Pregnancy is a special time in a woman’s life. With the decision to have a child, usually everything changes. Being pregnant comes with its own challenges, but pregnancy in an unfamiliar environment can be a challenging experience, especially if you are far away from your own mother and family.
Of course despite the new and changed surrounding condition, for the sake of your baby, you should try to embrace the new culture and different medical practices. However, no matter how open minded, there are just some things I was told to do or not to do during my pregnancy here in rural China that I simply couldn’t and wouldn’t follow.
In China the rules for pregnancy are extremely strict. Most Chinese women have to follow a special set of rules which are enforced by their mother-in-laws. My mother-in-law tried the same as soon as we told her I was pregnant. Here are only a few of the things I can remember I was told by her during my nine months of pregnancy (of course every part of China has a little bit of variation to these rules, the following are only the ones I have been told here in rural Anhui).
- Mothers-to-be should rest a lot, lie down a lot, and better not move around too much during their pregnancy
- Should not carry heavy things or do any physical work
- Should always move slowly when they do anything
- Should focus on the quality of their thoughts (don’t watch or read stories with violence, hatred, horror or sadness)
- Should never cry during pregnancy
- Should not go outside to avoid people bumping into their stomachs
- Should cut their hair, as long hair takes away nutrients from the baby
- Should not wear make up, paint their nails or dye their hair (actually they should not express their own beauty at all)
- Should wear loose clothing and flat shoes
- Should wear radiation-proof dresses to prevent radiation from computer screens, cell phones and other electronics
- Sexual intercourse during pregnancy is strictly forbidden
- Pets like cats or dogs are forbidden
- Do not drink cold water or eat ice-cream
- Don’t eat fruits as they are also too cold (or boil them before eating… ever ate boiled apples, bananas or grapes?)
- Eat at least ten eggs a day to give baby the right amount of nutrients
- Don’t eat chocolate or else baby will have dark skin (there are foods mother-to-be should eat so the baby will have white skin later)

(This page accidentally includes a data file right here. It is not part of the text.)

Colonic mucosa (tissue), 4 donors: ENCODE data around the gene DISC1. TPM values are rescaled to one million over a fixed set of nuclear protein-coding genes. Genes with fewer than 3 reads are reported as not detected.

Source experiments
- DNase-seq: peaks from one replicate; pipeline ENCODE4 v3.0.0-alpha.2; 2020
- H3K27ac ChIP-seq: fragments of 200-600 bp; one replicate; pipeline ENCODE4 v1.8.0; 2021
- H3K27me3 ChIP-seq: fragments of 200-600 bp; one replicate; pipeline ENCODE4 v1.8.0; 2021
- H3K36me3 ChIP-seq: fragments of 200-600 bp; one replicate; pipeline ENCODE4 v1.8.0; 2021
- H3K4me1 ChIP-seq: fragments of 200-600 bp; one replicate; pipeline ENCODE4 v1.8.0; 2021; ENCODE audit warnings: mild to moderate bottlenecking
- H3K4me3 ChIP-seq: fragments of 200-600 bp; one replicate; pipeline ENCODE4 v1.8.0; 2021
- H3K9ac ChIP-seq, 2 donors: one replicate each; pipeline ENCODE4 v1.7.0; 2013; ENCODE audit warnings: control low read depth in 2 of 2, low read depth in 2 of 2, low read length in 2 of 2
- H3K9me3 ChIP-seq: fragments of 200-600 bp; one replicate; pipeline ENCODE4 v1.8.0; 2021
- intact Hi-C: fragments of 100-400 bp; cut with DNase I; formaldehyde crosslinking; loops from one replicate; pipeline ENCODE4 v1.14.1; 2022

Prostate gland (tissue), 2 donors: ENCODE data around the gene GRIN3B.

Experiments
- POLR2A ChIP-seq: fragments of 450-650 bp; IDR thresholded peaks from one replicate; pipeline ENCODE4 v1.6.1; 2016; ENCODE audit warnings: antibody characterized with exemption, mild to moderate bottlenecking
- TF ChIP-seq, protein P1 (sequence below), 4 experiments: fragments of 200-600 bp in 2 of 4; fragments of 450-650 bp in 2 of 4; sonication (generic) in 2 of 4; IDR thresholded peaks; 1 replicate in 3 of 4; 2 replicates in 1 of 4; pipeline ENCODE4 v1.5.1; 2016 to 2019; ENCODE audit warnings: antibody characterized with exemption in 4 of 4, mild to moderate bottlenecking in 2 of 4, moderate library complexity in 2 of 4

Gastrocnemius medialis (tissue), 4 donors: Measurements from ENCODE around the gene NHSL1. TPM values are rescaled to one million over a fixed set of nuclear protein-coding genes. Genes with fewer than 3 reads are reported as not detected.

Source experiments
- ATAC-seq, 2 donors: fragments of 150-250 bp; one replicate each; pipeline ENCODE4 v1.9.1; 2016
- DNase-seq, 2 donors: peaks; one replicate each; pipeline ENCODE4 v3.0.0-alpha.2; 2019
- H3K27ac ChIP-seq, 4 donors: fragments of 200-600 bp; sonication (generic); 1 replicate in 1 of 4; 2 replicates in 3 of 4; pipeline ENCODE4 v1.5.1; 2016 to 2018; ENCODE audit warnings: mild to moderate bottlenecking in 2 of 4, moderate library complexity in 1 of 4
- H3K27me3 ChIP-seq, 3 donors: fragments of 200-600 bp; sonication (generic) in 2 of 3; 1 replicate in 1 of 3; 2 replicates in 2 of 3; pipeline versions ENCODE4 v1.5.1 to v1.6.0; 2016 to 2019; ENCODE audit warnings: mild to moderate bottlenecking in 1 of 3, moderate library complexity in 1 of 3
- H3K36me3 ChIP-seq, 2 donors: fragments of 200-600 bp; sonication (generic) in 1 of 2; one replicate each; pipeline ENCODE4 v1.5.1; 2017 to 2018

- In general pregnant women should eat tons of food during pregnancy which has resulted in many women being extremely over weight and having a huge baby making labor difficult
In the House
- Don’t do needle work or use scissors around the bed as this could make your baby ugly
- Do not raise your hands over your head (so no hanging up your washing) as this could negatively influence your baby
- No hammering beside a pregnant woman as this could leave an ugly scar on baby’s face
- No moving the bed while pregnant because this might result in the loss of the baby
- Don’t use the AC or a fan in your home
There have been so many more comments from total stranger about what to do or not to do during pregnancy, but these are the ones I can recall my mother-in-law telling me constantly. Obviously I haven’t really been following those rules.
I have been wearing make up, painted my nails and would never cut my hair. This might make me look very negligent to my Chinese family in law, but personally I still trust in science and so far science has not proven that hammering beside a pregnant woman will leave the baby with a scar…
I have learned to ignore most of the comments, just nod and smile and tell them that in Germany we do things different. For some very persistent people I have even used the argument “We foreigners have different bodies”, even though I really hate that comment, but it works all the time.
At the end of the day most people, and especially my mother-in-law, only mean well. And all in all the experience of being pregnant in China wasn’t too bad. You will always get extra special care and people, even old people, jumping up in the bus to give you a seat. In fact I did not have such a nice experience during my visit in Germany when I was seven months pregnant.
It’s really interesting to see how differently pregnancy is treated and viewed here, and in the end it’s your choice to follow all the rules, just some, or ignore them all together.
What do you think about these rules? Have you ever had similar experiences?
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